‘The Breakfast Club’ Reconvenes for Its 30th Anniversary

By Mark Walsh — March 10, 2015 4 min read

“The Breakfast Club,” the iconic 1985 movie about disaffected students spending Saturday in detention at their upscale suburban high school, is reconvening beginning Tuesday.

That’s when the film by the late writer-director John Hughes is re-released in a 30th anniversary edition Blu-Ray DVD. And later this month, the same remastered edition will be shown at the South by Southwest Festival in Austin, Texas, (March 16), and for a limited run in selected theaters nationwide, on March 26 and 31.

That theatrical run includes a panel discussion featuring some of the original Brat Pack actors: Emilio Estevez, Anthony Michael Hall, Judd Nelson, Molly Ringwald, and Ally Sheedy. (They played high school stereotypes, respectively, the “Jock,” the “Brain,” the “Rebel,” the “Beauty,” and the “Recluse.”) Locked together in the school library under the intermittent surveillance of an evil vice principal (Paul Gleason), the five students talk and argue, smoke pot, and reveal their deepest secrets.

Here’s the original trailer, via Newsweek, which gave the film a tepid review.

“The Breakfast Club” was probably the darkest of Hughes’ high school-themed movies, which included “Sixteen Candles,” “Pretty in Pink,” and “Ferris Bueller’s Day Off.” (Did you happen to catch the takeoff of “Ferris Bueller” a couple of weeks ago on the “1980-something” ABC comedy “The Goldbergs”?)

Writing in The Atlantic, Garin Parnia writes that 1985 “marked the zenith for films aimed at younger audiences, across genres ranging from action-adventure to sci-fi to fantasy.”

Besides “The Breakfast Club,” Parnia cites “Gremlins,” “The Goonies,” and “Back to the Future,” among others.

“It was a short-lived crest in artistic innovation and creativity: After 1985, the number of youth-oriented films dwindled each year, leaving the genre almost dead by the end of the decade,” Parnia writes.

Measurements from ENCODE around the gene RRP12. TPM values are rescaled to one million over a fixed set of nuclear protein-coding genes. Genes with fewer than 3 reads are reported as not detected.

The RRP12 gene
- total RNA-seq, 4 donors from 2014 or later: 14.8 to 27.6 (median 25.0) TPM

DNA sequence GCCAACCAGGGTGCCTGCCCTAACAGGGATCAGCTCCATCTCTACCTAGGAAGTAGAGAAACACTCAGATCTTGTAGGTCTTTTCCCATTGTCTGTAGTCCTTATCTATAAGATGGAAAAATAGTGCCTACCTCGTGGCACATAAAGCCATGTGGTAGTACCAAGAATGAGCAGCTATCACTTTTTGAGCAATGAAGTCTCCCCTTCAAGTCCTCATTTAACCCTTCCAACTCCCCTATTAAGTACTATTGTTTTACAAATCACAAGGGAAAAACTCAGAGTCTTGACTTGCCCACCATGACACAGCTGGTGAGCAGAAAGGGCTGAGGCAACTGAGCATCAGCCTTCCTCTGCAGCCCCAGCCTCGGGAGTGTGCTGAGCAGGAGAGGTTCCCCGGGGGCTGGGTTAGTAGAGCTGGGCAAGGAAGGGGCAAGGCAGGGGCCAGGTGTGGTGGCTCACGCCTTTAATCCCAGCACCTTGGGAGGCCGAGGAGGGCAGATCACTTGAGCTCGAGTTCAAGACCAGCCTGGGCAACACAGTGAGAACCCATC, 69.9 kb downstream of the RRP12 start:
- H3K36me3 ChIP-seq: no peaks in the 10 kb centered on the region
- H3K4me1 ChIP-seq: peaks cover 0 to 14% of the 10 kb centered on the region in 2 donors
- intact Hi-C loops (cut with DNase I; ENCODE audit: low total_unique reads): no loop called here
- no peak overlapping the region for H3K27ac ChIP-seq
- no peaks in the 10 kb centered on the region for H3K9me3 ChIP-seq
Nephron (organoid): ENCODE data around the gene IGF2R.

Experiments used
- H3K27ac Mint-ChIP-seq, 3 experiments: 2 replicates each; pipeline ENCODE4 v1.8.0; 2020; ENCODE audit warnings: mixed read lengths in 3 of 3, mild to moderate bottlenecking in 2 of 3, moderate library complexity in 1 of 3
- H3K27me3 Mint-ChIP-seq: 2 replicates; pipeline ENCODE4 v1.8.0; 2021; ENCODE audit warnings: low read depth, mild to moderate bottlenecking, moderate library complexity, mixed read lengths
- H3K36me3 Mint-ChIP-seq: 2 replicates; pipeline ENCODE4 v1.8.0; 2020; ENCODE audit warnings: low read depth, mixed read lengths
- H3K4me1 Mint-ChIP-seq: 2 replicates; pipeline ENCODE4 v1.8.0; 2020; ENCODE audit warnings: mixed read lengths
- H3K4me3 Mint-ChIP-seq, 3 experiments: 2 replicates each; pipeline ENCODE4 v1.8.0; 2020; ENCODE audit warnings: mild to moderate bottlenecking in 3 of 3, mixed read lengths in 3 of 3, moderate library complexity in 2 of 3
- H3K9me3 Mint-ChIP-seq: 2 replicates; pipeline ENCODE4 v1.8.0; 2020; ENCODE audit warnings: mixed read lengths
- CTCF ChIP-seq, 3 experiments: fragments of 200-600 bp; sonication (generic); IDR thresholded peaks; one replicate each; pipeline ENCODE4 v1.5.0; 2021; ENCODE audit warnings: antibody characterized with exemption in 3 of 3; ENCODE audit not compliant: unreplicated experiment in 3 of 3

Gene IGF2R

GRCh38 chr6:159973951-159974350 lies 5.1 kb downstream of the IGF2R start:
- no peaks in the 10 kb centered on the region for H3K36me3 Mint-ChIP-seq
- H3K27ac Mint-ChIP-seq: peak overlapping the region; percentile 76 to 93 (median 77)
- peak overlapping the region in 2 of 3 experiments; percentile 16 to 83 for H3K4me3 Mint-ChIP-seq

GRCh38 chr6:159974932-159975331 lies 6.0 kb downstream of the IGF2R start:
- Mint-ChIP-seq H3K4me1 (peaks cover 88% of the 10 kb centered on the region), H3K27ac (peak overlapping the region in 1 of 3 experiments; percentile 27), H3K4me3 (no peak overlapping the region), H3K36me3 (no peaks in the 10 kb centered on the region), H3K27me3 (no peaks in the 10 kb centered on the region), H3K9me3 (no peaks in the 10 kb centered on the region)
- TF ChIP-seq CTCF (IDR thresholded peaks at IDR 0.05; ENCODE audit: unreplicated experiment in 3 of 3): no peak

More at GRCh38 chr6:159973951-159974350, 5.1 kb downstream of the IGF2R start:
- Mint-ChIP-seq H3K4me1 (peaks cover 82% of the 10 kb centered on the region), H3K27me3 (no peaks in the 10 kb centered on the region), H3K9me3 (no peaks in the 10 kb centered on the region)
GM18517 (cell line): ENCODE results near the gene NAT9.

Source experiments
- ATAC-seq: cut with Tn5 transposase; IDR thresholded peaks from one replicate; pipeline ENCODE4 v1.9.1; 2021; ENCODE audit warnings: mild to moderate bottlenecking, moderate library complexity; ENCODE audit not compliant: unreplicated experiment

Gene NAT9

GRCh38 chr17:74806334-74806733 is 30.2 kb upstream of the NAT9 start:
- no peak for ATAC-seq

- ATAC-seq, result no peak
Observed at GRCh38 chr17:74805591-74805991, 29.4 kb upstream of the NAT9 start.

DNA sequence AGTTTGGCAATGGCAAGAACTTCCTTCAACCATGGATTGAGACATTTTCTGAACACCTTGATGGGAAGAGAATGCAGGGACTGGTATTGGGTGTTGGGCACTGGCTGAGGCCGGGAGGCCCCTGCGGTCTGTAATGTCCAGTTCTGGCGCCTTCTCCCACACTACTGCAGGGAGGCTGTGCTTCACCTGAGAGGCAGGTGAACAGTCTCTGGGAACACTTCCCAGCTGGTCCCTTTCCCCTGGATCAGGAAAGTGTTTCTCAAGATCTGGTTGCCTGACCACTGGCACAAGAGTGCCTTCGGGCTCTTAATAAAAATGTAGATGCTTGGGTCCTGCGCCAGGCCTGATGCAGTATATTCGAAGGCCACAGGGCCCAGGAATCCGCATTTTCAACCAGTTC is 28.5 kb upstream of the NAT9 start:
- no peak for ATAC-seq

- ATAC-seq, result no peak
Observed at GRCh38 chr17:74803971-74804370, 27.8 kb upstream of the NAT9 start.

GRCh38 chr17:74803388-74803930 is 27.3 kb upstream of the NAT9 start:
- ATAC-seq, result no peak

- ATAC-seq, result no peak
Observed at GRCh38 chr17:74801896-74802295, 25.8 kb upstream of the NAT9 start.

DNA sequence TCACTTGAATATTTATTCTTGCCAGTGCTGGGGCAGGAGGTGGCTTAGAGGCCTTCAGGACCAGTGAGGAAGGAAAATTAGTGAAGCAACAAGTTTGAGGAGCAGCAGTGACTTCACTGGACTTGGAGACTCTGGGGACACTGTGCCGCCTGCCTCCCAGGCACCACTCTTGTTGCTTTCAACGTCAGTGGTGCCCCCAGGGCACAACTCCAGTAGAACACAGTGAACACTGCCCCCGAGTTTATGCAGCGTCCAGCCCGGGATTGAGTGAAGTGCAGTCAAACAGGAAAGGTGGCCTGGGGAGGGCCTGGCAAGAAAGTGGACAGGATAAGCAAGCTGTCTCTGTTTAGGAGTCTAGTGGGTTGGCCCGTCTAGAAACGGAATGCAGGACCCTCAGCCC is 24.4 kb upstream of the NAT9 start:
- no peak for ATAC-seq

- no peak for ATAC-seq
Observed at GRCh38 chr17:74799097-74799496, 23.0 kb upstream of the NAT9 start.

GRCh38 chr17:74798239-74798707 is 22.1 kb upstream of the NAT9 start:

Meanwhile, in USA Today, Jayme Deerwester reflects on 10 ways that the storylines in “The Breakfast Club” would not play out the same way today. Among the reasons: sushi “is no longer exotic enough to qualify as an icebreaker,” as it is for a couple of the students in detention; no student would get “mere detention” for having a gun in his locker, as was the case with Hall’s Brian the Brain character; and “helicopter parents would never allow their special snowflake to miss their Saturday activities.”

“What about their soccer game/SAT prep course/violin lesson/chosen form of college application fodder?” Deerwester writes.

Sadly, John Hughes died of a heart attack in 2009, at age 59.

As I was writing this item, I recalled that Vanity Fair had published a pretty good piece about seven months after his death. That March 2010 article, “Sweet Bard of Youth,” by David Kamp, referenced a 1999 oral history of “The Breakfast Club” in the now-defunct Premiere magazine.

Between those two articles are these nuggets about Hughes and “The Breakfast Club":

  • Hughes had given up directing by 1991 (“Curly Sue” was his last), though he continued to be a prolific screenwriter. But by the time of his death, he had also largely withdrawn from show business. He bought a farm in northwest Illinois and spent much of his time there.

  • Hughes was set to make “The Breakfast Club,” but Universal Pictures asked him to make “Sixteen Candles” first.

  • The story came from a script Hughes had written called “Detention,” and the film’s eventual title came from a name for Saturday detention that the director learned of from a friend of one of his sons.

  • The filmmakers built the library of “Shermer High School” in the gymnasium of an abandoned high school because all real school libraries they checked out were too small.

  • Judd Nelson’s role as the bad boy almost went to John Cusack (who had been one of the nerds in “Sixteen Candles”). But Cusack “didn’t look threatening enough,” Hughes told Premiere.

  • As part of the rehearsal for the film, Hughes sent the five Brat Packers playing the students to visit his old high school, Glenbrook North in Chicago’s northern suburbs, to see their prototypes. None of the five had ever spent time in a big suburban high school before, Hughes told Premiere.

  • Hughes based Vice Principal Vernon on a teacher and wrestling coach he had in high school. The director later ran into his old teacher, who told him how much he liked the movie but how that assistant principal character was such a jerk.

  • Studio executives had trouble understanding the movie, and they thought it was going to be a dud. It was a hit.

The Premiere oral history closes with Hughes saying that he was frequently asked what happened to the five students come the next Monday at school. “I used to say, ‘Nothing.’ But I think it’s more complex than that. So complex that I can’t do it in film,” Hughes said. “I think I was able to get at something immutable, and I’m proud that it has lasted.”

A version of this news article first appeared in the Education and the Media blog.


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